A strong queen is pursued by two lovers in her court. As she contemplates her choice, an unknown third suitor arrives, secretly the abandoned former mistress of the queen’s current favourite, disguised as a man and intent on revenge. A fourth suitor next comes knocking on the door, certain of victory, but accompanied by his army just in case... Partenope is a perfect comic storm of seduction, jealousy, fidelity and infidelity, gender-bending and downright skulduggery, anchored in the sharp human tension of true love. Many of these tropes are familiar Handel fare, but Partenope is set apart by the unnerving genuineness of its emotional dynamics, which ripple and transform from scene to scene, as the game of love grows ever more serious – even dangerous – before a clever, slightly naughty final trick brings home love’s final triumph. Director Christopher Cowell exploits this opera’s innate human interest with warm dramatic instincts in a vivid, joyful and thoroughly entertaining production for Iford Arts.

Cowell’s fresh English translation of Stampiglia’s libretto inhabits the crisp rhythms of Handel with natural, direct elegance, allowing this complex plot to unfold clearly and convincingly, supported by superb diction and fine acting across his young, talented cast. The action moves smoothly and continuously around the central playing space, ensuring no side of the audience is neglected, and constantly re-engaging our attention with new visual angles in an endlessly developing tableau. Holly Piggott’s design bedecks the stone cloister with flowering creepers and palms, suggesting a palatial, timeless interior while channelling Iford’s own magical garden setting. The ever-present central well becomes an upholstered circular divan, ideal for lovers to loll upon (or hide around), with a marble centre which itself becomes a locus for physical comedy, soon bearing the marks of Rosmira’s furious sword and other weapons.

Costumes point to the heady glamour of the 1970s: sober suits for servants, lusciously kaleidoscopic silk shirts for our lovers, punk costumes with leather gilets and spikes for Emilio and his Cumaean troops, and immaculate gilt-braided uniforms for Partenope’s officers. Emilio is savagely resplendent in strong eyeliner, while Partenope sports a sculptural beehive under her crown. In the crucial, demandingly sophisticated battle scene, flashes of alternating blue and red light (designed by Matt Cater) whisk us from faction to faction. Meanwhile, unhappy lover Arsace eventually resorts to slurping rosé (and sleeping pills) as he nurses his bruised heart in silk pyjamas, all his romantic successes having come back to bite him at once. The production exudes playful power, with verbal quips and asides scattered across the score, creating a believable human world in which love and power literally equate as all characters vie for the queen’s favour.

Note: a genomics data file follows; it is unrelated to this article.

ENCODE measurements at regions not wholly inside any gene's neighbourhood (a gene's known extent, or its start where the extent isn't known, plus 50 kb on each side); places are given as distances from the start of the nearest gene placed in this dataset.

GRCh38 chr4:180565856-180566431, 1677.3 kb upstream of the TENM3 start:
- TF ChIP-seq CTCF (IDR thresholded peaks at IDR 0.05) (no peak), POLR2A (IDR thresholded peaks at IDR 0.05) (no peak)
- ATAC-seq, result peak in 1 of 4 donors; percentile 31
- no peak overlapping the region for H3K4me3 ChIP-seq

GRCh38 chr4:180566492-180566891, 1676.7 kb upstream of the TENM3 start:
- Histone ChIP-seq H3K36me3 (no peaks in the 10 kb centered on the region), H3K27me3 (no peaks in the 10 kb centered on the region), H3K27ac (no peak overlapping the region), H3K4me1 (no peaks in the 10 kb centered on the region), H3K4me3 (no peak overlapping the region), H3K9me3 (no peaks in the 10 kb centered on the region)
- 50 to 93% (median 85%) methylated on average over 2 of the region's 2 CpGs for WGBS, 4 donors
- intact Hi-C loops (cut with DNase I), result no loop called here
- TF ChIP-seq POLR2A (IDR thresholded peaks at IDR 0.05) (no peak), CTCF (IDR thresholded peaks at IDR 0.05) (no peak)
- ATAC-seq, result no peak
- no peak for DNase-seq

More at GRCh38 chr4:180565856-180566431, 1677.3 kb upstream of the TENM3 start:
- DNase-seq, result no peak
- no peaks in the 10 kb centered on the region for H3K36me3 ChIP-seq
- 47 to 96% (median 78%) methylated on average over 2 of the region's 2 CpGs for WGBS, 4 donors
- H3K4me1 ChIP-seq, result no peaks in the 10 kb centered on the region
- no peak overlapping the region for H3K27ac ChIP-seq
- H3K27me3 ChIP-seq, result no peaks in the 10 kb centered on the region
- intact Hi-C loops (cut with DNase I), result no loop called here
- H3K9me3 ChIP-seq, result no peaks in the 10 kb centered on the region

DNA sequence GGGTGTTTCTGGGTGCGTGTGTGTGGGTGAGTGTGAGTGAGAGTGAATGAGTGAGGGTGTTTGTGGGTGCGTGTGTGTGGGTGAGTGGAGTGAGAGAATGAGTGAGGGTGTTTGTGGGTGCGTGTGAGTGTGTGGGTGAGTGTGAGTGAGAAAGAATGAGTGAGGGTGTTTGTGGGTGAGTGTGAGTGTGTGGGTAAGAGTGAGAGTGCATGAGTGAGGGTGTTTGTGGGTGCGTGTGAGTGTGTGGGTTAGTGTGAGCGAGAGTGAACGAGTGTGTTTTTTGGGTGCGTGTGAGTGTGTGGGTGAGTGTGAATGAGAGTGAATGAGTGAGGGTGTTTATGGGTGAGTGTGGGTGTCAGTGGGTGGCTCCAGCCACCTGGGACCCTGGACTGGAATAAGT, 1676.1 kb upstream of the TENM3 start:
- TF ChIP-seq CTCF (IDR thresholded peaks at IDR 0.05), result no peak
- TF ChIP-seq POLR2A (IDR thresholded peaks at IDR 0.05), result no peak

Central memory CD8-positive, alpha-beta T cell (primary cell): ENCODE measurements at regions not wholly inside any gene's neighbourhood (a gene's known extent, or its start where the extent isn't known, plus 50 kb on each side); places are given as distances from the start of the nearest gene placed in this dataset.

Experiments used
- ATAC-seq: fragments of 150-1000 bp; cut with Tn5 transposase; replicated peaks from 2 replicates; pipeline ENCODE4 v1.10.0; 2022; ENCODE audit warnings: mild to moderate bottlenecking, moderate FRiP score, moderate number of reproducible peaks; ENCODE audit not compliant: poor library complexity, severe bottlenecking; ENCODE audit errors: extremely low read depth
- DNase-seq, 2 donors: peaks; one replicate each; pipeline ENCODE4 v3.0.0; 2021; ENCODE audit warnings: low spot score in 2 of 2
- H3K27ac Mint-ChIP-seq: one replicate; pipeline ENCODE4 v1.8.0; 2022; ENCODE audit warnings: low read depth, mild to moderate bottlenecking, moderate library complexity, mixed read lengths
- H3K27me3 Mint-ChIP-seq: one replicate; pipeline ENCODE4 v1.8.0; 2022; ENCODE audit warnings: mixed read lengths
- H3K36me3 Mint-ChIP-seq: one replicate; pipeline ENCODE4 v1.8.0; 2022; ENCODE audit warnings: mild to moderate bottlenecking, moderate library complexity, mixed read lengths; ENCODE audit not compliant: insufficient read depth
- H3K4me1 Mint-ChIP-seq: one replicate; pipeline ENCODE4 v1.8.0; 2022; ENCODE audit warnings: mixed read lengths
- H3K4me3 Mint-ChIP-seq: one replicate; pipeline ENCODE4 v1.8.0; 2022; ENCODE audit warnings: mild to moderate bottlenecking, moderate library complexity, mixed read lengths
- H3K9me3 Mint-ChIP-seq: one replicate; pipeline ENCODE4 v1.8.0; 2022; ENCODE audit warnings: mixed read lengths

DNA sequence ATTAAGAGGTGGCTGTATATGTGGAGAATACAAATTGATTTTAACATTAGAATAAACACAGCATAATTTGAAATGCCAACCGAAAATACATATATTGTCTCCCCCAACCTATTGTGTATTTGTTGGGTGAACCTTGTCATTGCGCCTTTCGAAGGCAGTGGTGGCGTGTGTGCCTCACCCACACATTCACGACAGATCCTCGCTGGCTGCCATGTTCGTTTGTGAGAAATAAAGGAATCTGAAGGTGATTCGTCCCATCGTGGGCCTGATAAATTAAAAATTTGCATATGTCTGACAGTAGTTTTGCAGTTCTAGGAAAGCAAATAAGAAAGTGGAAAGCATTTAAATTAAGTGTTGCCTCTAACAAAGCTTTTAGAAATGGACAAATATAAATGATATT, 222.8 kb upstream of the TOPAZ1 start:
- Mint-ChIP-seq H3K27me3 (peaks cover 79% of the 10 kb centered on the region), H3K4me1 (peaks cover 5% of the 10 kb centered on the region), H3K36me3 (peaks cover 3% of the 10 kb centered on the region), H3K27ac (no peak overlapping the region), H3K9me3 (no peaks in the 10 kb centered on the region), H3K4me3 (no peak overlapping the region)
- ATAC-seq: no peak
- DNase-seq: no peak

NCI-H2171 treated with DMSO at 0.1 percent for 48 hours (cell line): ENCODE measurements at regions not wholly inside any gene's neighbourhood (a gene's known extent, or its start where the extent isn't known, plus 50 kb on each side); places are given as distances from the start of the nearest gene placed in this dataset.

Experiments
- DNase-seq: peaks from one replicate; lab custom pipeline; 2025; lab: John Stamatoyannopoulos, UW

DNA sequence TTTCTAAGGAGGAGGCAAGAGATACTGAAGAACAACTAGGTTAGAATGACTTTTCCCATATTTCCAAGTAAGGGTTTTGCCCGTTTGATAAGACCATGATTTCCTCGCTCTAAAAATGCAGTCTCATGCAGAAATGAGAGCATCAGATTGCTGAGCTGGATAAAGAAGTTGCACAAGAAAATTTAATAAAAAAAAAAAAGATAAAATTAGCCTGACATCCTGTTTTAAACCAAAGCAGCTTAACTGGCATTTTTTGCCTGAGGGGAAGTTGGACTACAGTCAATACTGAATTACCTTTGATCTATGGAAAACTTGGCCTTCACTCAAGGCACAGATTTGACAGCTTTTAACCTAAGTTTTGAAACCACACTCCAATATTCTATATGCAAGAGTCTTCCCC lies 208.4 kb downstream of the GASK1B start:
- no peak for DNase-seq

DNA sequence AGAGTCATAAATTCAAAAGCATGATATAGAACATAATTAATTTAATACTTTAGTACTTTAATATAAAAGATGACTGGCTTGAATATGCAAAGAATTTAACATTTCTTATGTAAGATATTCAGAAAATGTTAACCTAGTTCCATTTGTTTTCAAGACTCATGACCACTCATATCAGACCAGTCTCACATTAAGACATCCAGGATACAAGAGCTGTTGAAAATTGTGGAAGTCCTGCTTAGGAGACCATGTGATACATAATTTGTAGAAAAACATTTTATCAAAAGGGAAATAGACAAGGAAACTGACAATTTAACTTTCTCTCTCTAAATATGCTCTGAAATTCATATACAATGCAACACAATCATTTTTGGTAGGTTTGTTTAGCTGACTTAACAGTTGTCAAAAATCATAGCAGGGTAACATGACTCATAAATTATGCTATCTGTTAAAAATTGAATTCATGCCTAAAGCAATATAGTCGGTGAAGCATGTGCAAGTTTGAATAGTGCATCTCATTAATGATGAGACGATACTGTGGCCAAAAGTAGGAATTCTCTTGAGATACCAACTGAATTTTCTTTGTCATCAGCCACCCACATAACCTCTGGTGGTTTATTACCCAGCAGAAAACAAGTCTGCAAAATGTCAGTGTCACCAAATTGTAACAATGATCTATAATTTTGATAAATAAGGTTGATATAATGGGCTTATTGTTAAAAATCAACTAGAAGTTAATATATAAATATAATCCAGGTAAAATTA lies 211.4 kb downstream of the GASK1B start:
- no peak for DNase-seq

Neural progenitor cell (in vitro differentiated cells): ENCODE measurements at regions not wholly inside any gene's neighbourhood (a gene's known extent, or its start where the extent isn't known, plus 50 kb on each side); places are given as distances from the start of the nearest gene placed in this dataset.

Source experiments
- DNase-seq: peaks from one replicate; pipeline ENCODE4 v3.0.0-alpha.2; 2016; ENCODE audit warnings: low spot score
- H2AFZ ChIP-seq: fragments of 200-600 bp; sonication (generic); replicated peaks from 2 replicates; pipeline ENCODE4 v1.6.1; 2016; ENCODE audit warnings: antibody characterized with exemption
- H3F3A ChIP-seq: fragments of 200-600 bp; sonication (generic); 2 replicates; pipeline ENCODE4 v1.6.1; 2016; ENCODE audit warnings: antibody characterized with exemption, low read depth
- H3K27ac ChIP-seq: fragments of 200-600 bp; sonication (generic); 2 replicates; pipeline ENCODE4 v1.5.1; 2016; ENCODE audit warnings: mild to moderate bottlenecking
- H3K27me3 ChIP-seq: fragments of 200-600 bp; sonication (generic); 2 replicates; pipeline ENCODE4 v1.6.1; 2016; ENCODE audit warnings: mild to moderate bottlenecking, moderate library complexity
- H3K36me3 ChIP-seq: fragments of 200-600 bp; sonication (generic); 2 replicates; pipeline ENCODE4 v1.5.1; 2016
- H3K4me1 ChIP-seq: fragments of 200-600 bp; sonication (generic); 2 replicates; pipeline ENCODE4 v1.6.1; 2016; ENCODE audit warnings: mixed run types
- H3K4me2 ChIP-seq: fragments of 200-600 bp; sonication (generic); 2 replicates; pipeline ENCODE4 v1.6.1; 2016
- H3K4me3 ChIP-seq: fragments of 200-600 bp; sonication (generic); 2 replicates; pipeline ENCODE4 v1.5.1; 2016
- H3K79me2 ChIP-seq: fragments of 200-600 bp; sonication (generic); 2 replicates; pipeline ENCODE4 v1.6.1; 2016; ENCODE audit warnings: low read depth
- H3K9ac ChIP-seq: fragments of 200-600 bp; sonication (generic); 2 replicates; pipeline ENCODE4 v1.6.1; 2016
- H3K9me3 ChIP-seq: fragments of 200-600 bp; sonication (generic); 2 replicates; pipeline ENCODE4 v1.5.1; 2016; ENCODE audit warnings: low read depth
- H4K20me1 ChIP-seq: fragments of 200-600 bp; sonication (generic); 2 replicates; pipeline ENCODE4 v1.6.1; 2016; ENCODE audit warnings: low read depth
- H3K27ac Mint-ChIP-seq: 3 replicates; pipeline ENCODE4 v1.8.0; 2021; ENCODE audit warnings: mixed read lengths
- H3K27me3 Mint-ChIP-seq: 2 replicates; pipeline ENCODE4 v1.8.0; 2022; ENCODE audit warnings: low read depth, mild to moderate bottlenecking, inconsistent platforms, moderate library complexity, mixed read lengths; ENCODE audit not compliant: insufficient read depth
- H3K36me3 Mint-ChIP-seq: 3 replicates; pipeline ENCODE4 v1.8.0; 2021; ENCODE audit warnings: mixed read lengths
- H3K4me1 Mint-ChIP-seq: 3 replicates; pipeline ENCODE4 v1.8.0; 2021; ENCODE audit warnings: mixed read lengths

Partenope rises and falls above all by its two central female characters, here each stunningly well portrayed by Galina Averina as a fiery, charismatic Partenope and Beth Margaret Taylor as an unquenchably vengeful Rosmira. Averina’s strong, silken soprano is well up to the challenge of the title role, unfailingly nimble and accurate across Handel’s virtuosic writing, and her character portrayal is brilliantly plastic, alternating between regal determination, kittenish flirtation and an amused, maternal authority over her warring suitors. As Eurimene, the disguised Rosmira, Taylor’s thrilling mezzo-soprano has astonishing depth and power which she uses across a palette of remarkable dramatic effects, singing with smooth, compelling energy but also able to shade her voice with whispers or growls, or allowing a near-shout to reach us through a note of anger: Taylor’s ambitiously risk-taking performance was at all times commanding, generally extremely successful, and thoroughly exciting to watch. Two genuine talents in the making, each capably displaying the inner conflict of their characters.  

Alexander Simpson’s louche Arsace is hilariously camp in the first half, Arsace clearly relishing his unstoppable attractiveness, but becoming more brittle as Rosmira haunts his new life with increasing venom. Simpson finds more emotional gravitas and significantly more interest in the second act, settling both characterisation and his clear countertenor to discover plangent lyricism for “What a torment” as Arsace finally realises that the love he needs is true affection, not adulation. Tom Scott-Cowell’s puppyish, slightly goofy Armindo (the gawky hero who, when everyone else gets their swords for battle, returns armed with a cricket bat) is a gentle, confident and humourous presence on stage, ably across Armindo’s music with his light and appealing countertenor. Jorgé Navarro-Colorado’s arresting stage presence makes for a memorably striking Emilio; the only thing hard to believe about him is that Partenope wouldn’t ditch silly little Arsace in favour of such a magnificent general, blessed with a light, flexible and remarkably warm tenor. Brendan Collins’ poised major-domo Ormonte is an accomplished piece of acting and singing, not beyond a little ad-libbing during a protracted mid-act retuning session from Contraband, our mellifluous orchestra conducted with skill and verve by Christopher Bucknall.

Another masterful, sprightly and unstuffily fun production to add to Iford’s canon of Handel success.